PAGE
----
Verdict: By outlining the versatile and powerful nature of APPLE CIDER VINEGAR, Larry Trivieri, Jr. adds his convincing voice to the existing chorus raising natural therapies. Worth the read for a short lesson on ACV (or to finally get that foot odor under control).
In this well-organized, two-part volume that boasts an appealing cover and a clean presentation, Larry Trivieri, Jr. trumpets the healing powers of Apple Cider Vinegar (ACV), providing both a cultural and historical context and a clearly laid-out, step-by-step process for its uses in the fight against 80 ailments.
Trivieri, who cured himself of a debilitating bronchitis and passed a kidney stone thanks to “alternative therapies,” has since then developed a lifelong focus on holistic approaches. When someone close to him cured themselves of GERD thanks to ACV, Trivieri took an added interest in both self-care and ACV.
Trivieri spends the first part of the book providing context for his work. Though his remarks on the positive nature of natural healing therapies, as a general group, remain a little too broad, Trivieri does raise some good political points when he bemoans the fact that alternative therapies “remain largely unknown to the average American” and that ACV is not advertised as a health agent as this claim would incur fines from the FDA or the FTC. Throughout history, starting with ancient civilizations, Trivieri shows that ACV has been used for anything from digestion problems to respiratory conditions to the dressing of wounds. Hippocrates himself advocated its use.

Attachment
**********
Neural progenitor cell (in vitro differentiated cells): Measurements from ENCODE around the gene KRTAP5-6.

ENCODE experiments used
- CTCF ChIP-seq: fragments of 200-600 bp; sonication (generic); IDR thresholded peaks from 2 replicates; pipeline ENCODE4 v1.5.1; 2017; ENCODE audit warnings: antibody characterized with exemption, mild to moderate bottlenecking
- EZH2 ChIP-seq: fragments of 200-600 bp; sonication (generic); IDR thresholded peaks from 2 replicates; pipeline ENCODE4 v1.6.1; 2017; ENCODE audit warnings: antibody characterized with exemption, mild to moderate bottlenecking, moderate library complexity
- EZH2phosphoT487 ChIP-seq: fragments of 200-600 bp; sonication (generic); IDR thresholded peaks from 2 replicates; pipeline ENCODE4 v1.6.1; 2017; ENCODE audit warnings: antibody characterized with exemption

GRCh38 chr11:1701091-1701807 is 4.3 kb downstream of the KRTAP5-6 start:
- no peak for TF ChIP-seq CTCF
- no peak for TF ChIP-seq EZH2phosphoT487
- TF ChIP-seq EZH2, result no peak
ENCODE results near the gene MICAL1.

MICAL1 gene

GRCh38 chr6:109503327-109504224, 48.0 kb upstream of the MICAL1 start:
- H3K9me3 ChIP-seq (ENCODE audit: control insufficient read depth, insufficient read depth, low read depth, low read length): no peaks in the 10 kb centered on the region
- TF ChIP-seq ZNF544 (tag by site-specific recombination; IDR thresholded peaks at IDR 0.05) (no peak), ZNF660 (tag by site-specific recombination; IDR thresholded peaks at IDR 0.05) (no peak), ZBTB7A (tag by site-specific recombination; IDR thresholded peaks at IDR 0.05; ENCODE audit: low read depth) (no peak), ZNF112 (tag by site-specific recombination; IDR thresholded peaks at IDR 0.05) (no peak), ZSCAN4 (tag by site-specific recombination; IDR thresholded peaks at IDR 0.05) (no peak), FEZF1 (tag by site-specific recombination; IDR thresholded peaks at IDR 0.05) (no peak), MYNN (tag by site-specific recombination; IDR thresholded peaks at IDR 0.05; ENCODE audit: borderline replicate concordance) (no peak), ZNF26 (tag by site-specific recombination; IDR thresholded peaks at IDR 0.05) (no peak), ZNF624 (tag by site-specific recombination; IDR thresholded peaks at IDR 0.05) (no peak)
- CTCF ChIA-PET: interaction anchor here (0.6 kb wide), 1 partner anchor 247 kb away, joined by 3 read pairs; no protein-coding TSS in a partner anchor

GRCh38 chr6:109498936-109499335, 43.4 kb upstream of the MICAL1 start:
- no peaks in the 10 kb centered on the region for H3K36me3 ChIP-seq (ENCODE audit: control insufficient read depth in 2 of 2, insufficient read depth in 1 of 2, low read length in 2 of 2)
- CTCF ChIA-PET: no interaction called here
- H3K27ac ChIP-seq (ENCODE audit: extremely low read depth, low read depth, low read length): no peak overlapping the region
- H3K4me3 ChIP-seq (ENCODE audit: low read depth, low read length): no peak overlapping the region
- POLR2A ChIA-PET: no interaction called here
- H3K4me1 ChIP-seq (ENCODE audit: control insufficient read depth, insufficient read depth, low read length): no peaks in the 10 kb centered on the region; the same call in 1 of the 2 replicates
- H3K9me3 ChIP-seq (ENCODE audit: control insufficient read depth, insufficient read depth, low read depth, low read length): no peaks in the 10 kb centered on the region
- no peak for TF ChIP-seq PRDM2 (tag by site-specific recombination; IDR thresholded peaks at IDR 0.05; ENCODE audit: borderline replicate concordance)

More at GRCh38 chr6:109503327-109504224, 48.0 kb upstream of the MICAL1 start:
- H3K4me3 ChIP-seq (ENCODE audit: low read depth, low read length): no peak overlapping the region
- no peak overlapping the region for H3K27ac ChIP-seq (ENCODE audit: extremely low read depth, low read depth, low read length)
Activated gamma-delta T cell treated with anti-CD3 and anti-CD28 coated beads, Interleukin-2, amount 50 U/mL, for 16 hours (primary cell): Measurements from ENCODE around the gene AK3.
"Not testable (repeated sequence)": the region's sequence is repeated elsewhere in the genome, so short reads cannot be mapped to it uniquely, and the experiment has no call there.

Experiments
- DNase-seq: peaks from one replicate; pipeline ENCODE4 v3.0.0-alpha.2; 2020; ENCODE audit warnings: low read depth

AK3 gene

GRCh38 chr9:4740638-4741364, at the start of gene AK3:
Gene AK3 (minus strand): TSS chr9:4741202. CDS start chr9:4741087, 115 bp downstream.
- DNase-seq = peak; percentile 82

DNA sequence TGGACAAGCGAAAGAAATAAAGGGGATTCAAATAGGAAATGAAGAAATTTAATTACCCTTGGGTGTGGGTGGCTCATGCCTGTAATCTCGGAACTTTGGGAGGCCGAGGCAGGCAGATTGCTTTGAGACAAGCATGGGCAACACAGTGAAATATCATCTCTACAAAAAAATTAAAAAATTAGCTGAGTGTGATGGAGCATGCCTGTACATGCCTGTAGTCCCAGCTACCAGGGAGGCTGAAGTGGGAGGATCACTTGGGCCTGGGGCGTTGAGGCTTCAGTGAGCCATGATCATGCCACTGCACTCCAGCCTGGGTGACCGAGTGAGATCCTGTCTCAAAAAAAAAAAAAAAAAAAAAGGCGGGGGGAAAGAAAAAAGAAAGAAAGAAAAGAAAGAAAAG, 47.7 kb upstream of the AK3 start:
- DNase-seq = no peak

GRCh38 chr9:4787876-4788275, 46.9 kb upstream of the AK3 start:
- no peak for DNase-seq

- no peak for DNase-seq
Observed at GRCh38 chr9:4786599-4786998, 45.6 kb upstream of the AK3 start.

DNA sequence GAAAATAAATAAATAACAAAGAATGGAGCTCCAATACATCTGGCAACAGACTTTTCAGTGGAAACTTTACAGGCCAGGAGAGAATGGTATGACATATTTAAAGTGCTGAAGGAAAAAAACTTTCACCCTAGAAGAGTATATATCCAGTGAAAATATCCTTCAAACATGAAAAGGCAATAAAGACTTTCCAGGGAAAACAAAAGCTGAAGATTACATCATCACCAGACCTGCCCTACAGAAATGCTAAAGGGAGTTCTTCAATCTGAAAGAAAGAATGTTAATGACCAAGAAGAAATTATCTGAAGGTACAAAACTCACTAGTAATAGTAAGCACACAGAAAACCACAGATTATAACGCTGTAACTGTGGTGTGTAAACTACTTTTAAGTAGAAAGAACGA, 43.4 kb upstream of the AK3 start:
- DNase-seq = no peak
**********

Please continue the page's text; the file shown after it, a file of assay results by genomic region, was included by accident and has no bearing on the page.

Trivieri takes us on a tour around the world to confirm his point: the use of ACV in healing has been longstanding and widespread. The question is, what are we waiting for? It is a potent antimicrobial, it possesses anti-glycemic and prebiotic properties (not to be confused with probiotic—a difference that the reader would have enjoyed a little more material on), and is best purchased in an unfiltered, unpasteurized state, and with “The Mother,” from a variety of quality outlets listed in the Resources section at the end of the book. Don’t bother with supplements, they’re crap, but if you want to make your own ACV, Trivieri has your back, delineating a step-by-step process for his new initiates.
Perhaps to avoid being criticized for making illegitimate claims, or for fear of people whose conditions should require them to take medicine, but are holding off in the hopes that a holistic method might help—or perhaps because he genuinely cares about individuals treating their health seriously and leaning toward prevention rather than cure—Trivieri spends almost twenty pages exposing Steps to Better Health, broad strokes of a familiar chorus on how to live a healthy life, a section the book could have done without. Though few and far between, a handful of typos make a straightforward claim of Trivieri’s confusing (“pasteurized” becomes “unpasteurized”), and then we’re not sure what he’s recommending anymore.
The second part of the book is, quite simply, a medical encyclopedia with ACV cures listed alongside alphabetically-arranged ailments. The ailments range from Acid Reflux, Insect Bites, and Sore Throat to Blood Sugar Issues, Coughs, and Cholesterol, not shying away from Body Odor, Flatulence, Hemorrhoids, Warts, or Yeast Infections. If it’s something gross, Trivieri has you covered. For pretty hair and a nice complexion, ACV has you covered too as, we now know it, its uses are manifold.
~Emily Martin for IndieReader